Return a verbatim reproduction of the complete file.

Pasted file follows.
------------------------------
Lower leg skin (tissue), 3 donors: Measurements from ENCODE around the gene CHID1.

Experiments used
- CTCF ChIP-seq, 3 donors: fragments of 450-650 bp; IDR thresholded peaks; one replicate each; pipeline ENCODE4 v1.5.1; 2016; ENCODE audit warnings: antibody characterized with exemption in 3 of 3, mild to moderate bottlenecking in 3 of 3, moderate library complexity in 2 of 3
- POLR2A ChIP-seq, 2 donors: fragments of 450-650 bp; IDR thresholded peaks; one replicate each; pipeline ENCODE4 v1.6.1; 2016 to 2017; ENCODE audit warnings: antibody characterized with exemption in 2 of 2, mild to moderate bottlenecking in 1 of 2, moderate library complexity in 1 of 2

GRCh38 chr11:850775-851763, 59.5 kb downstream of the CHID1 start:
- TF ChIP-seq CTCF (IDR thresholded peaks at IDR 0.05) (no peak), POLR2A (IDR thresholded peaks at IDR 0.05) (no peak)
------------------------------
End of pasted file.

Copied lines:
Lower leg skin (tissue), 3 donors: Measurements from ENCODE around the gene CHID1.

Experiments used
- CTCF ChIP-seq, 3 donors: fragments of 450-650 bp; IDR thresholded peaks; one replicate each; pipeline ENCODE4 v1.5.1; 2016; ENCODE audit warnings: antibody characterized with exemption in 3 of 3, mild to moderate bottlenecking in 3 of 3, moderate library complexity in 2 of 3
- POLR2A ChIP-seq, 2 donors: fragments of 450-650 bp; IDR thresholded peaks; one replicate each; pipeline ENCODE4 v1.6.1; 2016 to 2017; ENCODE audit warnings: antibody characterized with exemption in 2 of 2, mild to moderate bottlenecking in 1 of 2, moderate library complexity in 1 of 2

GRCh38 chr11:850775-851763, 59.5 kb downstream of the CHID1 start:
- TF ChIP-seq CTCF (IDR thresholded peaks at IDR 0.05) (no peak), POLR2A (IDR thresholded peaks at IDR 0.05) (no peak)